Bailing yourself out of jail may seem like a faster way to regain your freedom. But it’s also a decision that can come with an array of caveats, as you’re about to see. Considering that most bail amounts in our area run from $500 on the low end to $10,000 on the high, that’s a pretty large chunk of change to be carrying with you! Most people don’t have that kind of money on them in cash, so bailing yourself out of jail may not be possible. However, if you are fortunate enough to have the cash, then yes, you can bail yourself out. Let’s take a look at your options to determine which route will work best for you.
What Happens When You Get Arrested?
Getting arrested happens once a law enforcement officer has determined you’re at fault for a crime worthy of arrest. This can range from less serious offenses (public intoxication) to crimes of a grievous nature (battery, rape, murder). Once you’re taken into custody by the officer, they’ll take you to the city or county jail. Here, you’ll have your picture and fingerprints taken and be booked into custody.
Once you’re in a jail cell, the bail process can begin. This consists of the following:
- You learn when your arraignment will be (usually within 48 hours)
- A bail amount is set by a judge at the arraignment
- You get the option of paying the bail amount in full or contacting a family member or bondsman to help cover the cost
How Do You Bail Yourself Out of Jail?
At the arraignment, the judge will determine if you qualify for bail. There are many factors the influence their decision, such as:
- Your flight risk
- Past criminal record
- Severity of the crime
The judge will tell you the bail amount at the arraignment if you qualify. You’ll need to pay the full amount upfront and in cash in order to get released from jail until your trial. The more serious the crime is, the higher your bail amount will be.
If you have the amount on you or can scrounge it up, then you’re free to go. However, if the amount is too high or you can’t afford it, then you’ll need to stay in jail and seek outside help from a family member or a bondsman.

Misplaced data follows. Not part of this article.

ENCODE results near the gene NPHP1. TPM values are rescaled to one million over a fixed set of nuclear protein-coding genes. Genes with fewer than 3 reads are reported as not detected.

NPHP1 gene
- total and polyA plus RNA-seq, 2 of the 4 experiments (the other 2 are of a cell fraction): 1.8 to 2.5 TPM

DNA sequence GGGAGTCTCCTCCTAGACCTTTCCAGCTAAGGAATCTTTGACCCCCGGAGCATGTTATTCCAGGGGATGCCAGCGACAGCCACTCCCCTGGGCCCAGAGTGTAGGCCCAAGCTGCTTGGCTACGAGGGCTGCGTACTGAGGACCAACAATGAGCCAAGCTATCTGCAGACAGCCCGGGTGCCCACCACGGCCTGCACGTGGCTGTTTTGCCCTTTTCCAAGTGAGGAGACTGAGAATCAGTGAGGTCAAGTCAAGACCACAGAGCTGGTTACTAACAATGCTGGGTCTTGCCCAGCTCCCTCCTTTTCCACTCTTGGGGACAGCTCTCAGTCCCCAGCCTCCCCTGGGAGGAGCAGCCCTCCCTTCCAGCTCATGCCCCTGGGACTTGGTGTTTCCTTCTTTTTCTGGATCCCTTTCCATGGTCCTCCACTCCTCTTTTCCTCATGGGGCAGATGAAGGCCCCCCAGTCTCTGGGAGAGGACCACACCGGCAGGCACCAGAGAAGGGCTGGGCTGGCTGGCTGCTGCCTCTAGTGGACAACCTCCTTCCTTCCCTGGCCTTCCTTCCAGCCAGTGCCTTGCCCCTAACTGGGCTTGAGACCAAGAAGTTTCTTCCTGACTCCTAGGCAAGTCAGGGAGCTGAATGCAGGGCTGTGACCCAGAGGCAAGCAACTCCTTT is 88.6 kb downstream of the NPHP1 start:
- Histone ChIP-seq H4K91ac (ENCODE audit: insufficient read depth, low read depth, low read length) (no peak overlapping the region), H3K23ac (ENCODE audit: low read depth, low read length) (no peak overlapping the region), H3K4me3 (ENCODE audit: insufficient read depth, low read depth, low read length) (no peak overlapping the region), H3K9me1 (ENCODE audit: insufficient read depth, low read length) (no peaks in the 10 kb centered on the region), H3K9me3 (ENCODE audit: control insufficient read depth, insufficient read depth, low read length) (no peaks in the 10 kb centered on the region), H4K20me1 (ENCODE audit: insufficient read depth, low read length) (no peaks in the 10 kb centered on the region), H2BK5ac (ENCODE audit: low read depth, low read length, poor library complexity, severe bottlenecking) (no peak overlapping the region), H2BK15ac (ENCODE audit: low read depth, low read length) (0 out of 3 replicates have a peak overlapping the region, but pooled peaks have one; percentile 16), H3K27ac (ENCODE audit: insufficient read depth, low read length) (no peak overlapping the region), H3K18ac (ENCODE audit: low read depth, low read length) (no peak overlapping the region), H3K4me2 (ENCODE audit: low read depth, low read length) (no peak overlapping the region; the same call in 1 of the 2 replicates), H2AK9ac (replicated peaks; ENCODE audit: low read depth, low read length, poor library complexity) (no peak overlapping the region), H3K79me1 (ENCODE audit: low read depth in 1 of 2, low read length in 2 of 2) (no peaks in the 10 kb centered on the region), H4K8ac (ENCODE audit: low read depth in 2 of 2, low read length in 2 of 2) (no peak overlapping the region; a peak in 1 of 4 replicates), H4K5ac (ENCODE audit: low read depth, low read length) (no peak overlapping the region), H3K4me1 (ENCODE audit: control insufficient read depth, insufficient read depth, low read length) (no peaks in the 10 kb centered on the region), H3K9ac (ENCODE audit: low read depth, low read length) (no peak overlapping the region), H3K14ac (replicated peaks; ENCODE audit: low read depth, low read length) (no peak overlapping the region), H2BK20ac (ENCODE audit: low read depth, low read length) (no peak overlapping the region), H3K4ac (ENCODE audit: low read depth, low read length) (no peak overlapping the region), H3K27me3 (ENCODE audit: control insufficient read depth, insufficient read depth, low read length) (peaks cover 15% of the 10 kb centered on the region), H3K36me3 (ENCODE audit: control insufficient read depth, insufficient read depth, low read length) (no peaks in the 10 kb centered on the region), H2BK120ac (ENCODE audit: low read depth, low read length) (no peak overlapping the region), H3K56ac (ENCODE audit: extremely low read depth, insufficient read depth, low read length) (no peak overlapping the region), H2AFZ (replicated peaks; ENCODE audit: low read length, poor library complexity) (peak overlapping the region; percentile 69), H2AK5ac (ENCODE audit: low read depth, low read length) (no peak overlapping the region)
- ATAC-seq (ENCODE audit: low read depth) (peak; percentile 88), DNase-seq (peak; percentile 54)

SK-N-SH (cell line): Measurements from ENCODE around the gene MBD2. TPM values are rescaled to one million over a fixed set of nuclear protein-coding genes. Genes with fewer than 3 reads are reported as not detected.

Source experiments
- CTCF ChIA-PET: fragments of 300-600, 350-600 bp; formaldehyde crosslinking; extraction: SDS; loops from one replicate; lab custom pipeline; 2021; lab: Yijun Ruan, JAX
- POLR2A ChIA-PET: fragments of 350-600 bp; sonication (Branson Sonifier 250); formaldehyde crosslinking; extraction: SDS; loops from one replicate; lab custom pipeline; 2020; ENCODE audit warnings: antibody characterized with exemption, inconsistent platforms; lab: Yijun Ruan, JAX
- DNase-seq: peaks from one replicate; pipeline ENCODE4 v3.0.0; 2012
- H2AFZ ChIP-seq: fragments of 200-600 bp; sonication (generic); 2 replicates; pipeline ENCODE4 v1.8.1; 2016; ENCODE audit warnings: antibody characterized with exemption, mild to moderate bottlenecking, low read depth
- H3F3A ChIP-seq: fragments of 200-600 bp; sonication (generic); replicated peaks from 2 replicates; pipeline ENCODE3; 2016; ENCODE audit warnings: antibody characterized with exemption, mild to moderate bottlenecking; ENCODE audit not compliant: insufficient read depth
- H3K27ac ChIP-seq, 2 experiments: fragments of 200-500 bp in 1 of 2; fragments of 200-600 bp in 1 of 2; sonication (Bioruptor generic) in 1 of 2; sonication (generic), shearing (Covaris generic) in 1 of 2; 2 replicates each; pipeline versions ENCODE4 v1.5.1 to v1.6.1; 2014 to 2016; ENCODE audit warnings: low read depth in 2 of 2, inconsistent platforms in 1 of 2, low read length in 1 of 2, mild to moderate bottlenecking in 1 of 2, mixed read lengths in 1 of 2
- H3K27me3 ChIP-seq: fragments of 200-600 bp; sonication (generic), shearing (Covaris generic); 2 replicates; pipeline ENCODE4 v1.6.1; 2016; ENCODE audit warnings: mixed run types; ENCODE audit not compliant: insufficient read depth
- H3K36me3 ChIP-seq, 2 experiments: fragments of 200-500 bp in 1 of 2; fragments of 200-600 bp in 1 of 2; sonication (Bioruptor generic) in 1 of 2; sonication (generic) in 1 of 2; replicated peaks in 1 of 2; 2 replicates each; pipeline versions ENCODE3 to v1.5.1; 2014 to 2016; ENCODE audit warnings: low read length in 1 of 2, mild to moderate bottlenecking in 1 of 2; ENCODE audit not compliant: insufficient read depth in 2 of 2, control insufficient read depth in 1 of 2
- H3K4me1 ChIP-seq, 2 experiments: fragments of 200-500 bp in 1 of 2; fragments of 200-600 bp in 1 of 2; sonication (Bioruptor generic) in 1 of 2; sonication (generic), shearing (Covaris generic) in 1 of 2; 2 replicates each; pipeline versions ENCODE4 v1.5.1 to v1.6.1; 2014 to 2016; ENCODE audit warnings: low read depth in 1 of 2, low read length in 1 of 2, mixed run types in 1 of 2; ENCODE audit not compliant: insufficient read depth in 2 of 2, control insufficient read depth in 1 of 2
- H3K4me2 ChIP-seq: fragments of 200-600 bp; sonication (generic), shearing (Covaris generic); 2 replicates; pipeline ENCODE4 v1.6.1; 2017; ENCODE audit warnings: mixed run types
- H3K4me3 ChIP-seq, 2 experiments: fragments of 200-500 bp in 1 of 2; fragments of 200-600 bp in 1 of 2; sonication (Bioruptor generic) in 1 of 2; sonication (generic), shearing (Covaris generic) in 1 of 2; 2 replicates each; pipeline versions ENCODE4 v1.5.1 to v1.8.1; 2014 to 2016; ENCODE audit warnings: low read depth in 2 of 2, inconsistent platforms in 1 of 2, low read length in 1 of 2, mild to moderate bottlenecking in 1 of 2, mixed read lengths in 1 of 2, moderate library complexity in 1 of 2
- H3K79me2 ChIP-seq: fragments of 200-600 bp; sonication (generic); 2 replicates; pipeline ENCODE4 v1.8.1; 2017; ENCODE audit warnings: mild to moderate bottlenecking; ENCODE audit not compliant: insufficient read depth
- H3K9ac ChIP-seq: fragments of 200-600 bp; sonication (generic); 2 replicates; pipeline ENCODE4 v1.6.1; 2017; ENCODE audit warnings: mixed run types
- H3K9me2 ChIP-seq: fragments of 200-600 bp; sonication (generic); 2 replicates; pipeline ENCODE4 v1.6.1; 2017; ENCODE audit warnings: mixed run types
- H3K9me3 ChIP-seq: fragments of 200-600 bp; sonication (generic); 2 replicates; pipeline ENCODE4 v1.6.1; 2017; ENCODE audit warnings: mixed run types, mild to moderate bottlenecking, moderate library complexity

The Pros and Cons of Paying for Your Own Bail
Should you bail yourself out of jail? This is a tough question with no easy answer. If you’re innocent of the charges against you, then it might make sense to try and get out so you can better prepare your defense. If you’re guilty or think you might be convicted, then it might be better to stay in jail and receive a reduced sentence.
Also, there’s the issue of accessibility. Most people aren’t going to have an extra $500-$1,000 in cash handy to spring for the bail right there on the spot. You’re almost certainly going to need to involve a friend or family member in getting you access to the funds.
When it comes to paying for your own bail, it can expedite the time to getting your release. But what you have to consider is that not showing up for your next court date, even if it’s for reasons beyond your control, will result in you losing all of that money. Not to mention, you are allocating a lot of your financial resources to your bail, instead of using it to hire a great lawyer.
When you use a bondsman, they can get you released within a couple of hours too. You won’t need to use all of your money to pay for bail. Instead, you only need to pay a small percentage of the bail amount to secure a bond. You can then use the rest of your money for your defense team or other life necessities.
Hiring a Bondsman
If you can’t afford to bail yourself out of jail, then you’ll need to seek outside help. Don’t bother your family with a loan if you don’t have to. A bail bondsman is affordable and an excellent option for bailing yourself out of jail fast.
Bail bondsmen are professionals who can help you post bail and get you out of jail quickly. The fee that you’ll pay is minimal (generally, around 10-15% of the total bail amount). From there, the bondsman will post the bail for you in exchange for the fee and the promise that you will appear at court for the next scheduled time. As long as you follow the bail rules, everything will go smoothly.
The right bail bondsmen are located close to the detention centers they serve, have a working knowledge of the courts’ system, and are in good standing so you can rest easy that your money will not be misused and your trust will be kept. Bondsmen are usually great people to start with regarding your defense as well, as many have relationships or knowledge of the quality attorneys who specialize in the types of defense that you’re going to need.
Contact Delta Bail Bonds Today
Being arrested is scary, but it’s much easier to navigate with an advocate on your side. At Delta Bail Bonds, we’ve been that way for individuals in your situation for many years. No judgment, just support. That’s what we can grant you. Contact us today to learn more or to get the process started.